How to Sew a Leather Bag Out of Old Auto Upholstery



Introduction: How to Sew a Leather Bag Out of Old Auto Upholstery

This instructable will guide you through the steps of gathering the needed materials and sewing a bag made (almost) entirely out of old auto upholstery. Because you probably won’t have the same leather I had this guide describes more of the general collection, design, and sewing techniques to make an all leather upholstery bag. *Disclaimer* This instructable assumes that you have at least basic proficiency in hand sewing and the use of a sewing machine.

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Step 1: Collecting the Materials

First off, find an auto junkyard near you that allows you to essentially ‘pick and pull,’ meaning that you go in and take whatever you want out of a bunch of cars and then pay for it on your way out. Coincidently, Pick and Pull is the name of an auto junkyard chain that allows just that, and if there is one near you, I’d recommend going to them. Regardless, just find a place that allows you to go in and take what you want out of cars.
Next, actually go the junkyard to get your materials (you’ll design your bag based on the stuff you find, and you can always go back to the junkyard later if you realize you need/want anything more). Take a knife, a wrench, and a screwdriver with you; you’ll need them to cut out/get at stuff you want. At the junkyard, try to get as many large rectangular pieces of leather as you can. I found the backs of seats worked especially well for this. If possible, get as much leather of the same color as you can, unless you want a random multi-colored bag. If you see any cool pre-made pockets or holders on the car, cut them out too if you want, because you can sew them to your bag too. Also, don’t forget to stock up on seatbelts and buckles, at least 4-5 feet of the belts and at least 3-4 buckles. They’ll be important for straps and clips later.

Step 2: Designing the Bag

After you’ve got all the materials, its time to design the bag. Lay out your materials on a large table and take stock of what you have. Move some materials around, and try and get a feel for what your bags going to look like. Find material for the sides, bottom, back and front, clips, straps, and top, depending on whether you want it a flap top or roll top (the pictures show the roll top I made). Based on the materials you gathered, measure and outline in chalk the spaces where you will cut the material (seatbelts, upholstery). With those measurements, it may be a good idea to make a paper or muslin model to scale of your bag, just to make sure that everything shapes up the way you want it. After that, go ahead and cut the material out.

Step 3: Sewing the Bag

First you’re going to want to sew the body of your bag, meaning the back and front, and the sides. Remember to sew with the two outside parts of each face touching each other, so you can flip the bag inside out later to have neat seems (as seen from the outside). After you’ve done this, keep the bag inside out and sew the bottom on. If you’ve given it enough lead on the bottom, then you should still be alright sewing it with a machine as opposed to switching to by hand early. After you’ve finished sewing the bottom on the bag, flip the bag inside out, so the leather is facing the outside and the inside is facing the inside, the opposite of how you just had it. After this sew the top on your bag, whether it be a roll top or a flap top. Depending on your skill with a sewing machine, you’ll probably have to do this part by hand which is a bit of a pain. Next sew the straps on the back of the bag (seatbelts + buckle to tighten), any sort of pockets on the front or sides, and clips to close the bag and any pockets you want. If you cut out some cool holders/pockets from some cars, now is the time to put them on. It’ll be a pain sewing these because you’ll have to do them by hand, reaching into the bag where you can’t see. Large pockets will be especially tough so be warned.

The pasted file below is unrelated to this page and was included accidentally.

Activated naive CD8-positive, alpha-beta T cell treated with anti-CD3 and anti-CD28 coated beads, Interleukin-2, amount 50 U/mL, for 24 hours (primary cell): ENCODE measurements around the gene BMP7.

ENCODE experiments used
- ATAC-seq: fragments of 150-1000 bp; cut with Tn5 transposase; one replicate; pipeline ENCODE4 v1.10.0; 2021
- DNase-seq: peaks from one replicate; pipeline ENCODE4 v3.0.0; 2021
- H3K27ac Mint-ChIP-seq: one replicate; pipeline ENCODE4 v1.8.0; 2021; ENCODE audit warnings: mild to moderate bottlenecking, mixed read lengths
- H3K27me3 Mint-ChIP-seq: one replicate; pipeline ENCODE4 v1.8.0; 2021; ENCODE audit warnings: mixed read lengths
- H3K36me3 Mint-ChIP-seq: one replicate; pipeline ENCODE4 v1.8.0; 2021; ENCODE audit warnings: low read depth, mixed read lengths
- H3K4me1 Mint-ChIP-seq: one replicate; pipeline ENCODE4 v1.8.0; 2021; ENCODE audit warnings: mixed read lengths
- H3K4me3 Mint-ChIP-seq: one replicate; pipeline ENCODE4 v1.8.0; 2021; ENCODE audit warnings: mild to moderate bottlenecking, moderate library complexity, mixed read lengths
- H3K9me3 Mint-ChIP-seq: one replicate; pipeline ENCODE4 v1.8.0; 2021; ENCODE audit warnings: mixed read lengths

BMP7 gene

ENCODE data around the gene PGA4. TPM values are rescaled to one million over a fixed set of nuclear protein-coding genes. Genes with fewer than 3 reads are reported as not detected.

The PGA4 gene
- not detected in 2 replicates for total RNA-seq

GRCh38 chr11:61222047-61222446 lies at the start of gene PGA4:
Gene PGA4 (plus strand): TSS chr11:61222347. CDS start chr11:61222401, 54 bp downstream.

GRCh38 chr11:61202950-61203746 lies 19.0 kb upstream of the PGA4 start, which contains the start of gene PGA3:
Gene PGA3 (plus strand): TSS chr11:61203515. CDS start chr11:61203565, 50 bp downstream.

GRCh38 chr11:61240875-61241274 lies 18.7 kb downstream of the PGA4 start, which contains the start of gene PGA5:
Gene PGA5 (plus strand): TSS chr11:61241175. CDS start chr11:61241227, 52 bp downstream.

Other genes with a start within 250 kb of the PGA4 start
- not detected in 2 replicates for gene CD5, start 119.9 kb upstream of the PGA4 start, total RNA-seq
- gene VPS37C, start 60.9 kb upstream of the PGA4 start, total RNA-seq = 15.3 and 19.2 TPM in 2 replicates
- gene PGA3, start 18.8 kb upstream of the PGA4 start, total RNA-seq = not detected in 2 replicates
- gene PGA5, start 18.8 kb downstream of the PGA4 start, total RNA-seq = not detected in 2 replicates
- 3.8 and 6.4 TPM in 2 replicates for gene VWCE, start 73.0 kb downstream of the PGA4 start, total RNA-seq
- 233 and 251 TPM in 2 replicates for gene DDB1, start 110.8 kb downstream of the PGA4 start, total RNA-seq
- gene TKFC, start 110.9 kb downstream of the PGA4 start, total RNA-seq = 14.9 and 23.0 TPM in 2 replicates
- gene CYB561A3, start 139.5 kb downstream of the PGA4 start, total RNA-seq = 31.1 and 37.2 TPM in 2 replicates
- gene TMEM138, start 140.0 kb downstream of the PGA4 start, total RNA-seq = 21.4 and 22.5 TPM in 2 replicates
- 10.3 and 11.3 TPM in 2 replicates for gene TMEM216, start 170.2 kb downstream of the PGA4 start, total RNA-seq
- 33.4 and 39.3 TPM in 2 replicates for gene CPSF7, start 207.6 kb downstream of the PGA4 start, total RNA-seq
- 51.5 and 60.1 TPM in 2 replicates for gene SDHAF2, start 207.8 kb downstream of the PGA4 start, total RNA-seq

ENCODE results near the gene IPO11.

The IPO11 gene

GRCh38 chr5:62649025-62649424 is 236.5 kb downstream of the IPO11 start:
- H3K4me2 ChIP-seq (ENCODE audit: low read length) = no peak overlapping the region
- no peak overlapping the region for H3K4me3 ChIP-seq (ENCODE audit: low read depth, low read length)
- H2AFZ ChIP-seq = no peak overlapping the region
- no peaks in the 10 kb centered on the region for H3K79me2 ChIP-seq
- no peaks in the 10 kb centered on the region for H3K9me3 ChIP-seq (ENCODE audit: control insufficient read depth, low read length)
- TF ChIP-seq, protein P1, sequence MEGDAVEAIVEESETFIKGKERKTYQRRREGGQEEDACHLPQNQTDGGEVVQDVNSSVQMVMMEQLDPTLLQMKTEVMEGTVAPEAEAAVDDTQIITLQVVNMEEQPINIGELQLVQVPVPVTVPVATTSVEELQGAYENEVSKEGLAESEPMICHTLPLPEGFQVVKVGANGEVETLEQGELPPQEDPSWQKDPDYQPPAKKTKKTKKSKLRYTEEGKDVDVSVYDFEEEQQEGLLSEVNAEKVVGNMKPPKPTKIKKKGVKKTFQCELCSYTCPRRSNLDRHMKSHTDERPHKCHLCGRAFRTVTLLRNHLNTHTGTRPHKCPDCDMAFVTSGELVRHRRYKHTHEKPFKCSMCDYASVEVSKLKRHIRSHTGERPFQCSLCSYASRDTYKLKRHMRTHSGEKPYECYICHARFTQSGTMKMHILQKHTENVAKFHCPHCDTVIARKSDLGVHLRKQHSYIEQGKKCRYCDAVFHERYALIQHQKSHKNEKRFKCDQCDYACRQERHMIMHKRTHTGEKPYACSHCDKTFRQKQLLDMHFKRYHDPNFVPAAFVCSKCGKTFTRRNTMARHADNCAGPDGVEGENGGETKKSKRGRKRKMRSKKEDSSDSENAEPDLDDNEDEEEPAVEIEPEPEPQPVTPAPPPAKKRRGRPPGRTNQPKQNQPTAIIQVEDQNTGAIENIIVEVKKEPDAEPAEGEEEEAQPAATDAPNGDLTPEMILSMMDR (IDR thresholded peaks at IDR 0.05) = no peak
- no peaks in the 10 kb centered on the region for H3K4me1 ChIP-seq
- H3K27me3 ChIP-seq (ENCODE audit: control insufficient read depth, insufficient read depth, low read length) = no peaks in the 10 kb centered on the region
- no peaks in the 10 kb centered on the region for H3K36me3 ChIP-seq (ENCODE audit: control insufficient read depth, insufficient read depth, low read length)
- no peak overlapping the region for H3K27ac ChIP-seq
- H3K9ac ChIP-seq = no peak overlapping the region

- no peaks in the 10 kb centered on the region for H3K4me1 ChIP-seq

This next part is optional; it only applies if you made a roll top, and want a lining on your bag, to make it waterproof. Since it’s pretty hard to find anything in a car thats waterproof and sew-able, I suggest getting an old oilcloth. To make the lining, literally make a small bag with the same dimensions as your leather bag, including the length of the roll top, out of the oilcloth, but instead of flipping it inside out, keep it the way it is. Then stuff the lining into the bag, as far down as you can, making sure the shiny waterproof part is facing the inside. After this, sew the lining on at the top of the bag, right at the edge of the roll top. Again, if you’re good, you can use a sewing machine instead of having to hand sew this.
Once you’ve completed these steps, you’re done with your bag. Wear it around a bit and make sure all the seams are strong enough, and make any adjustments you see fit.

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